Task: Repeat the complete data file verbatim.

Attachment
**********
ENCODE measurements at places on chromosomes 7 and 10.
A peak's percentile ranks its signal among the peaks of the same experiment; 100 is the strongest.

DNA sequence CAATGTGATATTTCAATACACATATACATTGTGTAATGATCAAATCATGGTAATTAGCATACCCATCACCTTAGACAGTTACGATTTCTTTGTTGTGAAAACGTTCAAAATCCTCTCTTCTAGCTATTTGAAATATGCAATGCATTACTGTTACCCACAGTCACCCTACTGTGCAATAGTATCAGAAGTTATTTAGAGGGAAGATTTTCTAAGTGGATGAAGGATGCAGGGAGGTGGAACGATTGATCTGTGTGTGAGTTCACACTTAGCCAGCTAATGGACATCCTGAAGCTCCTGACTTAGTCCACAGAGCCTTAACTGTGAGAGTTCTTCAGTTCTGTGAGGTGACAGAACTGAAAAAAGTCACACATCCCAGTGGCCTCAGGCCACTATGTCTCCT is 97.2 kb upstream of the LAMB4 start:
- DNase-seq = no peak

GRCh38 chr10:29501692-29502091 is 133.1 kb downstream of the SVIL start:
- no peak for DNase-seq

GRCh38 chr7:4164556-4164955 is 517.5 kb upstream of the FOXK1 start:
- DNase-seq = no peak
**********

ENCODE measurements at places on chromosomes 7 and 10.
A peak's percentile ranks its signal among the peaks of the same experiment; 100 is the strongest.

DNA sequence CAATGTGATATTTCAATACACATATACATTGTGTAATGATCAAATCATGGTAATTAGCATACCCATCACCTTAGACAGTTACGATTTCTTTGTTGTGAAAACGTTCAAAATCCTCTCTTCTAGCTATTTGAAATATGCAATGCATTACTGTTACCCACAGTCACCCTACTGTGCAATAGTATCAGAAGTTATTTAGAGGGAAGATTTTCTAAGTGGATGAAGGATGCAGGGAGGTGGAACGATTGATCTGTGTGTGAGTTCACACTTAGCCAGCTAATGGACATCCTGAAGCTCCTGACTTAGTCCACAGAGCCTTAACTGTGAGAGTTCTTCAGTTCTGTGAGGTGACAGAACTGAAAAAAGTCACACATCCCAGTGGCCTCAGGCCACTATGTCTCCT is 97.2 kb upstream of the LAMB4 start:
- DNase-seq = no peak

GRCh38 chr10:29501692-29502091 is 133.1 kb downstream of the SVIL start:
- no peak for DNase-seq

GRCh38 chr7:4164556-4164955 is 517.5 kb upstream of the FOXK1 start:
- DNase-seq = no peak